Julia, granddaughter of Julius Caesar, and the infamous Herodias are two women from the chronicles of first-century European history. At the same time on the other side of the world (Asia) womankind enjoyed freedom forbidden women in later centuries, and some still frown upon to this day. Reading of women’s lives in growing empires around the world familiar patterns repeat. Men go to war, establish empires, then plot and plan on how to control women’s sexuality.

After growing up in a country where hard work, toughness, and independence ranked one, two, and three on the staircase of values, and the concept of self-esteem was years in the future, immigrating and raising children in the United States was a cultural shock. In my mini cosmos, it seemed that American parents treated children as porcelain dolls. I started out as a not-fitting-the-mold kind of a parent.

When you read history, especially when you do it because you want to, you see how it repeats and repeats. What we call chaos in D.C. is patterns repeated throughout history. Politicians’ understanding of history isn’t their strong suit. The animosity between political groups is human behavior we can’t decipher because we don’t know history well enough. We throw up our hands, announcing that everything is going to hell in a handbasket. Sounds a bit like my morning shoulder exercise routine.

Loneliness is a feeling when you wish someone else were with you. Solitude is wanting the company of one—yourself.  Loneliness is a state of mind that thrives most in the midst of crowds. Solitude is a physical and mental state of choice. Stories of religious leaders and deep thinkers suggest that alone time is time […]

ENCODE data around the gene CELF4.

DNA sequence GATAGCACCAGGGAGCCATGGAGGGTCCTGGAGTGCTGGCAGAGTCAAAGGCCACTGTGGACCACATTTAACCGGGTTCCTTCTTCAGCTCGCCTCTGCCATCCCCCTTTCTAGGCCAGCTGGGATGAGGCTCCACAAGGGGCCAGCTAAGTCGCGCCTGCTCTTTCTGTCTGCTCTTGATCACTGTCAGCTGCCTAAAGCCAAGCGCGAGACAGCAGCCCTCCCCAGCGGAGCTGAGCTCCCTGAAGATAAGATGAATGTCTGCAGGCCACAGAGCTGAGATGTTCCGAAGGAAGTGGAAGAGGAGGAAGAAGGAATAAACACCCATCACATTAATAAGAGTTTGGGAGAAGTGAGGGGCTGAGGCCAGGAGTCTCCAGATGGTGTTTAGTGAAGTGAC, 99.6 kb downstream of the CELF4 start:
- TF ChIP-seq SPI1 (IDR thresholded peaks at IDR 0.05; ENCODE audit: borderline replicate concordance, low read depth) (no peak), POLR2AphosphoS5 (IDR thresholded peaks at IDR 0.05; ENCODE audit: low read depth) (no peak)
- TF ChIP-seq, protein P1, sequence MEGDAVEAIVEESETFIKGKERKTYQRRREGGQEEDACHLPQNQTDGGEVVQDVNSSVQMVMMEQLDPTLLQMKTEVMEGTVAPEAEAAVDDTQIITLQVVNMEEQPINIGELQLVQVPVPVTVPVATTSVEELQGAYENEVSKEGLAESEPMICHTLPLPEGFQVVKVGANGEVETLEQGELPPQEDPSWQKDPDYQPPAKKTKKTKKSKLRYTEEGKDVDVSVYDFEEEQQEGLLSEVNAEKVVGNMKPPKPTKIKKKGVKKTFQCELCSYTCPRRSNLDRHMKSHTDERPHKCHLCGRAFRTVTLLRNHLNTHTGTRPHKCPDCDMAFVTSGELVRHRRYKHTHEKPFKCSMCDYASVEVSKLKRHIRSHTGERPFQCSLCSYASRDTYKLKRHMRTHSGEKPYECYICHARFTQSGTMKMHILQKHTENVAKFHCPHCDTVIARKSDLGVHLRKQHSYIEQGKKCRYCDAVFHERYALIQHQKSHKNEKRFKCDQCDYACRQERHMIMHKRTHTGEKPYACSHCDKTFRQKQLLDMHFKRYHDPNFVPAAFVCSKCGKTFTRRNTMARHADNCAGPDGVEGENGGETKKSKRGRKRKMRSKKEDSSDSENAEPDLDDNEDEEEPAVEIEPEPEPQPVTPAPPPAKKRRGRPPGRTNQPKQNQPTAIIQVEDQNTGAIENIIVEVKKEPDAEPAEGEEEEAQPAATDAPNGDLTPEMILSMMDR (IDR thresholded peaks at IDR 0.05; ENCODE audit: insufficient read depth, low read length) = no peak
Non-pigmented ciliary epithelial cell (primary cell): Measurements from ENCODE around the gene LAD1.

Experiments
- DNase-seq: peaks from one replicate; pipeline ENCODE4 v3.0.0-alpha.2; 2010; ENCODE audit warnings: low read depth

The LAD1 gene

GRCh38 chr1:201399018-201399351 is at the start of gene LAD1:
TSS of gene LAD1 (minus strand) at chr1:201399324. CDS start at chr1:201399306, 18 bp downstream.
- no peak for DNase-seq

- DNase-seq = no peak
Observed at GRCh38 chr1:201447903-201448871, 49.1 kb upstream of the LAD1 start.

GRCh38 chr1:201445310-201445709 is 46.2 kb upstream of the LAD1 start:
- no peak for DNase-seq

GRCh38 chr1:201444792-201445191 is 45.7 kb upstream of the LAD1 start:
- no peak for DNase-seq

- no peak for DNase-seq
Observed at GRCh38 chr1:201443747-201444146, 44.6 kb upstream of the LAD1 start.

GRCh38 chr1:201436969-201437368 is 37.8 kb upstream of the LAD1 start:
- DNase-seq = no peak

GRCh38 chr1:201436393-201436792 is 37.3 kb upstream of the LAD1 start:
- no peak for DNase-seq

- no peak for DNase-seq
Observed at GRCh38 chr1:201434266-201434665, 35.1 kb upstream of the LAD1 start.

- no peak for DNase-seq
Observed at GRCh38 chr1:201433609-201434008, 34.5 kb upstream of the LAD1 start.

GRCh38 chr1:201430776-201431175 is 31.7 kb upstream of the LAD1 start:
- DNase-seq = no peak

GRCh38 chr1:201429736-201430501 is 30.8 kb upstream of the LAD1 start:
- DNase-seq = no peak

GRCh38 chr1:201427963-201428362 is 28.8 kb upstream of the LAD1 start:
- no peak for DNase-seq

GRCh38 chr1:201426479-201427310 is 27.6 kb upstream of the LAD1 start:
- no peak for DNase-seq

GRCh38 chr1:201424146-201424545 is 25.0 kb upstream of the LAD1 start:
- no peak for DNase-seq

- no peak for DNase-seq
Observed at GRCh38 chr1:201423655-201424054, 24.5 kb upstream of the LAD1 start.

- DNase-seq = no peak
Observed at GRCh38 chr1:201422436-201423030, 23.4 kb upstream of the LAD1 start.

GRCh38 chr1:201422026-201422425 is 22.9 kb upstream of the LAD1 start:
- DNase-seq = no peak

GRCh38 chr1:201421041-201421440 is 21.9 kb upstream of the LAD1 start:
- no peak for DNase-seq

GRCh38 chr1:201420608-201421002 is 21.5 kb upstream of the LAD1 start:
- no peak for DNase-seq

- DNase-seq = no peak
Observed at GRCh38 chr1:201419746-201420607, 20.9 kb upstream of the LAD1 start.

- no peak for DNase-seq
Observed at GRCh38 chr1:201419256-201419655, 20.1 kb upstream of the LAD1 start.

It’s not often you know something beyond a shadow of a doubt. I’m not talking about the space between more likely than not and beyond a reasonable doubt. I’m talking about no question in our mind. Although I didn’t witness the crime, every arrow pointed in the same direction. The facts are on my side. And most importantly, I saw the aftermath, nervousness, avoiding eye contact, and the body language. If you can’t trust your eyes, what can you trust?

Historians shape our view of the past in how they tell it. Most of premodern human history is told through the male lens. If they wrote about women at all, it was limited to women with exceptional talents, powerful women, or those who exercised extreme malice and evil. Likely, these male historians didn’t wear out their quill pen elaborating on the women’s point of view or their feelings. So the best we can do is to infer women’s emotional state from their reactions to their circumstances.

One thing I need for all of eternity is time with girlfriends. In my early twenties, children, husband, household, and my educational pursuits left little breathing time. But by my early thirties, I’d met women who became my sanity and confidants. A group of us started a monthly bridge group. Jeannie purchased a tablecloth listing different openings, Maureen (I think) got her hand on a bidding wheel, and we proceeded to learn to play Bridge. We drank into the night. We laughed until we near peed in our pants. Four decades later, our game hadn’t improved much, but the joy and sanity outweighed any concern.